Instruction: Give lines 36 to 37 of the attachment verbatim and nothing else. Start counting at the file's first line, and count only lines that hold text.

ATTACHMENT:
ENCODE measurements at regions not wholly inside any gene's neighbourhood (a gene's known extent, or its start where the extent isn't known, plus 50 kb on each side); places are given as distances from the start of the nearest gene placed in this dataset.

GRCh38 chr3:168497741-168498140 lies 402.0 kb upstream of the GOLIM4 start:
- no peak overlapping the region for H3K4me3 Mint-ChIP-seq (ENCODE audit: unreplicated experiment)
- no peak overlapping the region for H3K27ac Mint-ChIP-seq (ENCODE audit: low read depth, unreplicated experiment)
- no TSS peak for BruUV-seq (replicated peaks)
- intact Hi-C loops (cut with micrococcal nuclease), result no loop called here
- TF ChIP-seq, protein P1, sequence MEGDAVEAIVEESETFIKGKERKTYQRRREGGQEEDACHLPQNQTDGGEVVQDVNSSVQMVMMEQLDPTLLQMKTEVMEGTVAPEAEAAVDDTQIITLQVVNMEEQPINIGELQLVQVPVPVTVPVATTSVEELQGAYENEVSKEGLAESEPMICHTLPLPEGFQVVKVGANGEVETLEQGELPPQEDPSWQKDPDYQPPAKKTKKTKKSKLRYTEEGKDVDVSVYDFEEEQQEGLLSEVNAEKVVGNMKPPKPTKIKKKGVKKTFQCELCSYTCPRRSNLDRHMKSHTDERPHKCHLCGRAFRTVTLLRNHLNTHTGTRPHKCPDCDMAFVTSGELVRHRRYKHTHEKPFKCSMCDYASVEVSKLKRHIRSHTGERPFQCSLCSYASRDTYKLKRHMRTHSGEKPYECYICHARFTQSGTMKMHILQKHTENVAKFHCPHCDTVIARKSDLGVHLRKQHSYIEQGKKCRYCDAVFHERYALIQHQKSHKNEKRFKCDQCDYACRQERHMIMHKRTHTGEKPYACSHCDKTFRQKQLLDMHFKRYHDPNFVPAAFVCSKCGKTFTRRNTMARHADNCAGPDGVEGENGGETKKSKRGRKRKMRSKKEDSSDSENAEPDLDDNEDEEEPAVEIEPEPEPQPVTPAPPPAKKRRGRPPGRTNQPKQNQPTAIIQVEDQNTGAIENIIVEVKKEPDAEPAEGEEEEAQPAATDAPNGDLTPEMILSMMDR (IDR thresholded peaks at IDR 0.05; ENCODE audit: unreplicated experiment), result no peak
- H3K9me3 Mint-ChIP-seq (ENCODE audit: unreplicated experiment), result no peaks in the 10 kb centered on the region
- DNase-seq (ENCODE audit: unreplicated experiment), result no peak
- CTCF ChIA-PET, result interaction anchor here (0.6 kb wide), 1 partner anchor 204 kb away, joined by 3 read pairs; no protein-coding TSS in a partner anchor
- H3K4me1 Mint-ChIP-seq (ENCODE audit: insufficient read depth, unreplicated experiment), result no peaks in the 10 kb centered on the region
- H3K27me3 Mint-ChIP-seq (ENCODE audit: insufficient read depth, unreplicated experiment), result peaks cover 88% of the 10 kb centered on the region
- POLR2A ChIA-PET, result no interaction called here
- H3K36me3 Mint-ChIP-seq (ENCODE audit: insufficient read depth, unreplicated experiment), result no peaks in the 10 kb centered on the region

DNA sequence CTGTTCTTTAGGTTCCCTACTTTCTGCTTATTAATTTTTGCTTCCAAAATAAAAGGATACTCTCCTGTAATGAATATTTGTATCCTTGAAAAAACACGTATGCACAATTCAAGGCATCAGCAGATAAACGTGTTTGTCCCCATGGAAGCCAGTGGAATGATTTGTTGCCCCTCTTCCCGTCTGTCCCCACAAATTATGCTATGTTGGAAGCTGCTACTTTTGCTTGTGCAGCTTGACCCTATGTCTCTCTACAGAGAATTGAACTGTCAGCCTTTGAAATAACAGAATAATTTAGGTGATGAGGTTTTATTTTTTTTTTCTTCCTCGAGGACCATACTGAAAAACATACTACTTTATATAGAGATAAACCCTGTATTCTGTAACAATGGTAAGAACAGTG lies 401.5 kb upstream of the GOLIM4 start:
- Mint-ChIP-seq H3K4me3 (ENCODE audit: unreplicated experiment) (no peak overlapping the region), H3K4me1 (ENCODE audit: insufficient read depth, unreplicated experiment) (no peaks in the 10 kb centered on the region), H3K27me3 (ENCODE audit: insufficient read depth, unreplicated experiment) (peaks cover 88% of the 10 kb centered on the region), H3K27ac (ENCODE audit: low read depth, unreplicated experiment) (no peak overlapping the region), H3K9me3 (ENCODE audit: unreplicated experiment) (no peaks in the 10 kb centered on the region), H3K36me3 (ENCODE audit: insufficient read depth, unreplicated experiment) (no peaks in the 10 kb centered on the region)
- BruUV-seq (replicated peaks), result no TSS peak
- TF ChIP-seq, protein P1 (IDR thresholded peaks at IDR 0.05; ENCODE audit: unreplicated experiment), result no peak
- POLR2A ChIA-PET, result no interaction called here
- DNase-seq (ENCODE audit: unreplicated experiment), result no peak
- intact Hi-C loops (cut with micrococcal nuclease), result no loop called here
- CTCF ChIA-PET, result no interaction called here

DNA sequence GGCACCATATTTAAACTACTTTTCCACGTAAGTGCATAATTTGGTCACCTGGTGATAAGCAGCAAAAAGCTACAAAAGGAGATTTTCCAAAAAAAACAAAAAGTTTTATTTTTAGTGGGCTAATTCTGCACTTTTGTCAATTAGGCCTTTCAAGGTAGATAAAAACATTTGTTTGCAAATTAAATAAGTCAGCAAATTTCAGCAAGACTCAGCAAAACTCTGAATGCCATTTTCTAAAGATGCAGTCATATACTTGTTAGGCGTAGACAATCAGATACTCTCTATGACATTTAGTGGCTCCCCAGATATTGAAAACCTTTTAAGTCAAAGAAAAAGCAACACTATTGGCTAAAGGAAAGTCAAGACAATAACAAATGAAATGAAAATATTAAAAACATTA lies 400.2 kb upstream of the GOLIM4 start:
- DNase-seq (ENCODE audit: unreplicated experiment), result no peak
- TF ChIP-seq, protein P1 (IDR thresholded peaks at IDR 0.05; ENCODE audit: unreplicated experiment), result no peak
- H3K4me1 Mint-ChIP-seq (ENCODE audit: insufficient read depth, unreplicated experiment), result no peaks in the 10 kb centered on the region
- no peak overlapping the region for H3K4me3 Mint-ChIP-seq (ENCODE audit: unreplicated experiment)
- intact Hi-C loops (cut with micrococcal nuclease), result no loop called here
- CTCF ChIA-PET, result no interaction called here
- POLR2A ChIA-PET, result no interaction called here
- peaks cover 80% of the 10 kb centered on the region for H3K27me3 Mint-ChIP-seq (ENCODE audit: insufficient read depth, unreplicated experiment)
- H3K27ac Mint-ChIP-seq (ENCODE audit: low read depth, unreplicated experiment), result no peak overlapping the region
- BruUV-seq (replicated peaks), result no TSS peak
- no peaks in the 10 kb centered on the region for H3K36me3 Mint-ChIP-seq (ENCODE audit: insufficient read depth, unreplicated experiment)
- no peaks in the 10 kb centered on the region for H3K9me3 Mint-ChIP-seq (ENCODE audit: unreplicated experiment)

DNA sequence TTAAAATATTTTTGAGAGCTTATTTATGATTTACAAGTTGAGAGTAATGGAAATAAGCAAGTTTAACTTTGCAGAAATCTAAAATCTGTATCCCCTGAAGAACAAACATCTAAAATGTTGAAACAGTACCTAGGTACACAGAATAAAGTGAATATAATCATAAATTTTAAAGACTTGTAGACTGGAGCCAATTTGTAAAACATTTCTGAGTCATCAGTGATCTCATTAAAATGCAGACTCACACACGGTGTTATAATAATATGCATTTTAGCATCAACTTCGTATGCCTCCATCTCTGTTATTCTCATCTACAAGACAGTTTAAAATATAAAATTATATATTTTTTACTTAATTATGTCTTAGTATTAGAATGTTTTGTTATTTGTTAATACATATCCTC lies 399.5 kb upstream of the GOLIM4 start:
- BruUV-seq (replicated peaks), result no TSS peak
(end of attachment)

DNA sequence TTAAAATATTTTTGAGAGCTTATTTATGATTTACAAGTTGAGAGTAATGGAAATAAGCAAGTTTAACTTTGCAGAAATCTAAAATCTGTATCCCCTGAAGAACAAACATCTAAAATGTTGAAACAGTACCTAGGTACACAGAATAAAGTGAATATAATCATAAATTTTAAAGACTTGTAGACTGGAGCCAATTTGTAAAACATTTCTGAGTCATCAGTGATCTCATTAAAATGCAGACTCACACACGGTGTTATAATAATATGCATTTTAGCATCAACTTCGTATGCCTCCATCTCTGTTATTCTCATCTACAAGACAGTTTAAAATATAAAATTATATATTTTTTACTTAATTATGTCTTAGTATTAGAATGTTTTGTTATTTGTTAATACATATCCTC lies 399.5 kb upstream of the GOLIM4 start:
- BruUV-seq (replicated peaks), result no TSS peak